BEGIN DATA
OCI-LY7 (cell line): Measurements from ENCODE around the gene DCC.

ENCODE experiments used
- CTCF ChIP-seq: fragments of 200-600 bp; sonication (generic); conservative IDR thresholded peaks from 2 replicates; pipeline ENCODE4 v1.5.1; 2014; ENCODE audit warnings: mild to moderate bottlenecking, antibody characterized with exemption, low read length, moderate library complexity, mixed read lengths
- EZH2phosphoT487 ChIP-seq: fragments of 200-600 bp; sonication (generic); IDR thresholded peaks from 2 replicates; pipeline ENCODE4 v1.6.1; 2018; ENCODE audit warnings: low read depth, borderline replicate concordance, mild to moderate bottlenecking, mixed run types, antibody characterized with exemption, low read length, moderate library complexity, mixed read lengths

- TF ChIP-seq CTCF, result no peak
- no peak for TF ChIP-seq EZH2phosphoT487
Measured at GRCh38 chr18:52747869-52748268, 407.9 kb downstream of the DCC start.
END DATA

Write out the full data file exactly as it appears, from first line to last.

OCI-LY7 (cell line): Measurements from ENCODE around the gene DCC.

ENCODE experiments used
- CTCF ChIP-seq: fragments of 200-600 bp; sonication (generic); conservative IDR thresholded peaks from 2 replicates; pipeline ENCODE4 v1.5.1; 2014; ENCODE audit warnings: mild to moderate bottlenecking, antibody characterized with exemption, low read length, moderate library complexity, mixed read lengths
- EZH2phosphoT487 ChIP-seq: fragments of 200-600 bp; sonication (generic); IDR thresholded peaks from 2 replicates; pipeline ENCODE4 v1.6.1; 2018; ENCODE audit warnings: low read depth, borderline replicate concordance, mild to moderate bottlenecking, mixed run types, antibody characterized with exemption, low read length, moderate library complexity, mixed read lengths

- TF ChIP-seq CTCF, result no peak
- no peak for TF ChIP-seq EZH2phosphoT487
Measured at GRCh38 chr18:52747869-52748268, 407.9 kb downstream of the DCC start.